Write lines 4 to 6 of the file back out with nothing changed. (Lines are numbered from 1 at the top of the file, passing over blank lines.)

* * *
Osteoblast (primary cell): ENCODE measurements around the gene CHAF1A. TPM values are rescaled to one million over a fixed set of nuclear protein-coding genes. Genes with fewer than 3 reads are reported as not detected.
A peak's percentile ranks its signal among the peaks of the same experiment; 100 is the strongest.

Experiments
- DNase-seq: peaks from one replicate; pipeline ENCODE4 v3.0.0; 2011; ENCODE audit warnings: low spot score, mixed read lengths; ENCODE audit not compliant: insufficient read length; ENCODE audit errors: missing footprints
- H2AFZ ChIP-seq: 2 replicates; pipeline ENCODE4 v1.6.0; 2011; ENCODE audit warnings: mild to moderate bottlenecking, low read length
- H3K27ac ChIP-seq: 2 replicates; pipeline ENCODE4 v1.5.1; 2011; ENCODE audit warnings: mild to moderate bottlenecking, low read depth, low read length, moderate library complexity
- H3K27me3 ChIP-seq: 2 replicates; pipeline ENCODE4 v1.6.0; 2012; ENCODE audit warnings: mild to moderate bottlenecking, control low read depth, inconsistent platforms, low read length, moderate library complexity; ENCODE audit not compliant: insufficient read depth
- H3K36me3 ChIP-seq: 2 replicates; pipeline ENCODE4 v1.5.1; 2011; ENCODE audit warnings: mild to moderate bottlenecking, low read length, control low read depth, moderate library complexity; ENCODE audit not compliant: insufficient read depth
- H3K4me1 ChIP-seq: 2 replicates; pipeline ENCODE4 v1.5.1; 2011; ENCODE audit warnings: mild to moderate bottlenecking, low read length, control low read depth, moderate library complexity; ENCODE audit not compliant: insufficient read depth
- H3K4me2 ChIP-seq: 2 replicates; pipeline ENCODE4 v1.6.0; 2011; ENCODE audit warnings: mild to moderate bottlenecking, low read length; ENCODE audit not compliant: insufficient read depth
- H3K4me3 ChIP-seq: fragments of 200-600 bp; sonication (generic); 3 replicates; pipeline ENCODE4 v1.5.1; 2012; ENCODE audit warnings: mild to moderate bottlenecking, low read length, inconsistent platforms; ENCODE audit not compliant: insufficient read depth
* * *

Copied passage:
- DNase-seq: peaks from one replicate; pipeline ENCODE4 v3.0.0; 2011; ENCODE audit warnings: low spot score, mixed read lengths; ENCODE audit not compliant: insufficient read length; ENCODE audit errors: missing footprints
- H2AFZ ChIP-seq: 2 replicates; pipeline ENCODE4 v1.6.0; 2011; ENCODE audit warnings: mild to moderate bottlenecking, low read length
- H3K27ac ChIP-seq: 2 replicates; pipeline ENCODE4 v1.5.1; 2011; ENCODE audit warnings: mild to moderate bottlenecking, low read depth, low read length, moderate library complexity